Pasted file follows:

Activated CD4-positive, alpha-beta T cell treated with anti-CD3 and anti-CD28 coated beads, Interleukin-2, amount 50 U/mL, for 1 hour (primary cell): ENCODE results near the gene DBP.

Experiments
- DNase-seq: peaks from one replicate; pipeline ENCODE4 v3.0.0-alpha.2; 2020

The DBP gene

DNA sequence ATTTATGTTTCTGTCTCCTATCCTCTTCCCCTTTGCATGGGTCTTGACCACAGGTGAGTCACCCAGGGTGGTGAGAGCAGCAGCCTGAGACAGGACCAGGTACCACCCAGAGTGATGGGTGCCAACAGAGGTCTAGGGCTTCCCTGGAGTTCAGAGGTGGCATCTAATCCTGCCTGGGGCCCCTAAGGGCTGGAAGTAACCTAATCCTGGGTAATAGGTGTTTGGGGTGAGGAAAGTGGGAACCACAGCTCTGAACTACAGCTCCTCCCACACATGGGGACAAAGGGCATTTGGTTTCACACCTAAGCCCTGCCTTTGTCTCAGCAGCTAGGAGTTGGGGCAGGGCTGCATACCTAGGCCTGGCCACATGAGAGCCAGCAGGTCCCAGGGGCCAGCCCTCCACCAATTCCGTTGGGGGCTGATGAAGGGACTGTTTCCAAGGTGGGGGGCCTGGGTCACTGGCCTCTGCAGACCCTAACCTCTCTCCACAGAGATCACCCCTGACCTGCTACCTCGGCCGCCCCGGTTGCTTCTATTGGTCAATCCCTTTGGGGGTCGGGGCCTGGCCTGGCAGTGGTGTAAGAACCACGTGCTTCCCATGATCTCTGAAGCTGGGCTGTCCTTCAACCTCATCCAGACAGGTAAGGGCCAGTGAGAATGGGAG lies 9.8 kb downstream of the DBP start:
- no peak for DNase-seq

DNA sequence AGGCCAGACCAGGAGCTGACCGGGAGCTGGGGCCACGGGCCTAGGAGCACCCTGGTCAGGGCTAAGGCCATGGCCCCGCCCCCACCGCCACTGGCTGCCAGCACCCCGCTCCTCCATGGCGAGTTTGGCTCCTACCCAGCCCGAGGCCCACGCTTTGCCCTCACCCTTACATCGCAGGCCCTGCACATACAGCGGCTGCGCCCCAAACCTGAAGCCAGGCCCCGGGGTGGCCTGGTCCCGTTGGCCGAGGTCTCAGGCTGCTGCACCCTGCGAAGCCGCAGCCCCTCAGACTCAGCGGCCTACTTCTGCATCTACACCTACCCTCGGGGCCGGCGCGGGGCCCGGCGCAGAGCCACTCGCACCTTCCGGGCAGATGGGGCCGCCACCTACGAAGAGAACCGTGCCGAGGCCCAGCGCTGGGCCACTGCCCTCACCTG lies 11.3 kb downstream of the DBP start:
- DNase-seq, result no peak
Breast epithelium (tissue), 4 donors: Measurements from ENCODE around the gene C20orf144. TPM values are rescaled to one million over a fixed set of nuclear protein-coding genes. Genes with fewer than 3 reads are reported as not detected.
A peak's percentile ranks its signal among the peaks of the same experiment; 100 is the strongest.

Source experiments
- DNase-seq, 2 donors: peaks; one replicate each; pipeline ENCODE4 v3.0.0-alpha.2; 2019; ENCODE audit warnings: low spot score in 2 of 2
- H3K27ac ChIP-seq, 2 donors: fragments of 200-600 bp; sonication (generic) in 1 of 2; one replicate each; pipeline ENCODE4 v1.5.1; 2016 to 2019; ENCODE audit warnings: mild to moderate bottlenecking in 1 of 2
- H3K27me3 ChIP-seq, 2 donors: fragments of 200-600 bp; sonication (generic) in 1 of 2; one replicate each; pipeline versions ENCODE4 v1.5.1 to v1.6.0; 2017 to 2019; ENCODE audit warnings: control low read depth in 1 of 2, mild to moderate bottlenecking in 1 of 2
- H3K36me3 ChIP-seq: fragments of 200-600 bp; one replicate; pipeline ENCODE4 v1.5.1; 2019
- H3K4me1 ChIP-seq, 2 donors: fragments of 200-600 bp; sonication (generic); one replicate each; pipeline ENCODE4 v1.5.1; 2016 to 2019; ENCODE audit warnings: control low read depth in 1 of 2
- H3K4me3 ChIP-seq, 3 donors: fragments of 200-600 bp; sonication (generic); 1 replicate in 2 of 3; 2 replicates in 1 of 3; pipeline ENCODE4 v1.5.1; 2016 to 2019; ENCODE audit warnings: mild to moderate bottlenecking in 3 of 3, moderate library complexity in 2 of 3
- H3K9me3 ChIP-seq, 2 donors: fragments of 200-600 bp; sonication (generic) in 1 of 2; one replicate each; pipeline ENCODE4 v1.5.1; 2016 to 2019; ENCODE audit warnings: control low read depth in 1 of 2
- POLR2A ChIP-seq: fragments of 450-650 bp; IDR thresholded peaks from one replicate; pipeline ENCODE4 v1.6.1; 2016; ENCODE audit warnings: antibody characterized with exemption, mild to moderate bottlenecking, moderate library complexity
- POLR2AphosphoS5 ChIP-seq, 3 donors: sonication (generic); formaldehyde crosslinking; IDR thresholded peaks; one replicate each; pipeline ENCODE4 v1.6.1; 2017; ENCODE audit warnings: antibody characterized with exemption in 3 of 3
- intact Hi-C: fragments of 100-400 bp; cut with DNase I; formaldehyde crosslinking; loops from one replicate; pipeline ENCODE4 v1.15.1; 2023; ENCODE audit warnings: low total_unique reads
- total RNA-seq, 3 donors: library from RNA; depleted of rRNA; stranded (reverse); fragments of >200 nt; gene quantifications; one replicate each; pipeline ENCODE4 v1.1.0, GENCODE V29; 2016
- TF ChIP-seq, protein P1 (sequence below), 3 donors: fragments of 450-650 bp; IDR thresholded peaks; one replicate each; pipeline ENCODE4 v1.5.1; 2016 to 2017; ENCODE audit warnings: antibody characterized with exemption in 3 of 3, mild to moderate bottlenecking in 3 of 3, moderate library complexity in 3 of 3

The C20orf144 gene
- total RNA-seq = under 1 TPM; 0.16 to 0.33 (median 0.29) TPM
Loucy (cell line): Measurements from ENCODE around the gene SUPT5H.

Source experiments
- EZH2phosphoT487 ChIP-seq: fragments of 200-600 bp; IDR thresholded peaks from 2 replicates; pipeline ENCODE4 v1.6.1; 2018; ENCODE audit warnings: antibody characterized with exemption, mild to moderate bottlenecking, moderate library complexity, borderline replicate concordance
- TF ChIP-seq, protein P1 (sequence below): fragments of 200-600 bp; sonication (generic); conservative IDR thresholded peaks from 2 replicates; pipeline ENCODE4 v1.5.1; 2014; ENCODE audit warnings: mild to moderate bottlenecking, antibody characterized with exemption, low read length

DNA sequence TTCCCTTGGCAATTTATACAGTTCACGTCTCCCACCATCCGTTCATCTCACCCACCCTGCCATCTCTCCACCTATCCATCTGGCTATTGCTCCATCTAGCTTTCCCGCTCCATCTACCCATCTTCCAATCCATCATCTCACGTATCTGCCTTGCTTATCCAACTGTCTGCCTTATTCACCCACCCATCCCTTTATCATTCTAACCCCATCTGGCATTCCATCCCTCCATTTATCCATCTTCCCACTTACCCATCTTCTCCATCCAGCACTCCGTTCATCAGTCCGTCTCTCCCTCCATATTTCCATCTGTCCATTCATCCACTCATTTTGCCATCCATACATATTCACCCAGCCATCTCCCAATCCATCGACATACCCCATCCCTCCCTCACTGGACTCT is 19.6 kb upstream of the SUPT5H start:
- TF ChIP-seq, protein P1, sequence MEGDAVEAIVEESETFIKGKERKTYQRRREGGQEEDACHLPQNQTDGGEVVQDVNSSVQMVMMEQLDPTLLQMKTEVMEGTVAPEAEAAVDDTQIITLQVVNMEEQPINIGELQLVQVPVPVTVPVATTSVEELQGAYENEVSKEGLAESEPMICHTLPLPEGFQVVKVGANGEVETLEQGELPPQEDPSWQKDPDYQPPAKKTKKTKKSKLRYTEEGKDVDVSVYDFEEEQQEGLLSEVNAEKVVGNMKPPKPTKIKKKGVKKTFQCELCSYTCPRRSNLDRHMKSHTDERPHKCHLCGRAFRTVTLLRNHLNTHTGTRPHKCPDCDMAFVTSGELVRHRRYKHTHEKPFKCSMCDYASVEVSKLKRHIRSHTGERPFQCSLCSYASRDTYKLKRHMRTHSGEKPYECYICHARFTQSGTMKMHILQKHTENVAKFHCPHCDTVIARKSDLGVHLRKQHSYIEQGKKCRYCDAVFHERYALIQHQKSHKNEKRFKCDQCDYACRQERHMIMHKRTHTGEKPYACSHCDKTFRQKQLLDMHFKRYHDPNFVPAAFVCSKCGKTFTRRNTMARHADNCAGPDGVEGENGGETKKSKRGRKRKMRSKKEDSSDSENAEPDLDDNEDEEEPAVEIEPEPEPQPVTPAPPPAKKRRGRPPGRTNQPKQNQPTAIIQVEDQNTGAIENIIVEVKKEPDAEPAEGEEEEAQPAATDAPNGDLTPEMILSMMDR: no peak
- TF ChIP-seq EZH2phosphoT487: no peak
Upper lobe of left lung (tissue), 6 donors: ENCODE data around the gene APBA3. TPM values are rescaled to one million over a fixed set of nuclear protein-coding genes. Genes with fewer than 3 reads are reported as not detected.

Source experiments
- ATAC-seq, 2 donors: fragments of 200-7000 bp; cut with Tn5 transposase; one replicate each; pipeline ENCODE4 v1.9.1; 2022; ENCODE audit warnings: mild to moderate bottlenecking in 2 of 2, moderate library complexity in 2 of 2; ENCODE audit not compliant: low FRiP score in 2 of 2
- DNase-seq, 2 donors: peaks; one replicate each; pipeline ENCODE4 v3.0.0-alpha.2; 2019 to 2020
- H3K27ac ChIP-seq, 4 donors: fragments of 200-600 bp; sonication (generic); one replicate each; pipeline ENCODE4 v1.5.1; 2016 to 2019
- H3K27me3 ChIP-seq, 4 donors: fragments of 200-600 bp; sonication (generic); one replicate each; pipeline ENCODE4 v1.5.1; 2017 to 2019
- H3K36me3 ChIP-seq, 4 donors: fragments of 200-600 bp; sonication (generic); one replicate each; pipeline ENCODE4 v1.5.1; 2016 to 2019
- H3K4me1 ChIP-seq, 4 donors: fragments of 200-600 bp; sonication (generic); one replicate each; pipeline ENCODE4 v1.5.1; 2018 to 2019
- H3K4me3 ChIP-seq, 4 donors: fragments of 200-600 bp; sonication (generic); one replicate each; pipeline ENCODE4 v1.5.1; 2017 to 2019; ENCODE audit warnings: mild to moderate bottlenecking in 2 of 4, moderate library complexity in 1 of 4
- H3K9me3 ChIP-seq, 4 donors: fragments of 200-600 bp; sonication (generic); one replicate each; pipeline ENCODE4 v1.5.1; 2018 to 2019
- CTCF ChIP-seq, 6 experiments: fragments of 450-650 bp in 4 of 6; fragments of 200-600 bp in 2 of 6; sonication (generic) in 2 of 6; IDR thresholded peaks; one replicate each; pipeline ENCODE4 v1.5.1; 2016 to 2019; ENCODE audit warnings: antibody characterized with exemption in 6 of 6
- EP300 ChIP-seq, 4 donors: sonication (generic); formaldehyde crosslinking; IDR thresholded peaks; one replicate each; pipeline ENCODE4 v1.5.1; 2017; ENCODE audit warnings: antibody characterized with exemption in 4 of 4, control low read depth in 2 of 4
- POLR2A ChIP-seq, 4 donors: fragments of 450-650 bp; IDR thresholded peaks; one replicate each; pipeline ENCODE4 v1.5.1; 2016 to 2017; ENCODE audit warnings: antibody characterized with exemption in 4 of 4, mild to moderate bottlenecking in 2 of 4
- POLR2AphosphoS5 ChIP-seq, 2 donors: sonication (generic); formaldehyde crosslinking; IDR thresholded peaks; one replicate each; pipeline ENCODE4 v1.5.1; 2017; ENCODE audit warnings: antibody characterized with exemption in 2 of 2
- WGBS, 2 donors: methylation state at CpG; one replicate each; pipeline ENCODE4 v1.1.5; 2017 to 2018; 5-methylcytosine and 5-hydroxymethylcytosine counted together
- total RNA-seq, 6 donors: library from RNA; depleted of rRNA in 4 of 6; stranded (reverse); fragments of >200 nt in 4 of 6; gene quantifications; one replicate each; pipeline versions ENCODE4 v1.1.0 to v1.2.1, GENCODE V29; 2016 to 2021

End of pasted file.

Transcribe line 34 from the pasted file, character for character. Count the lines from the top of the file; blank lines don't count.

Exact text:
Source experiments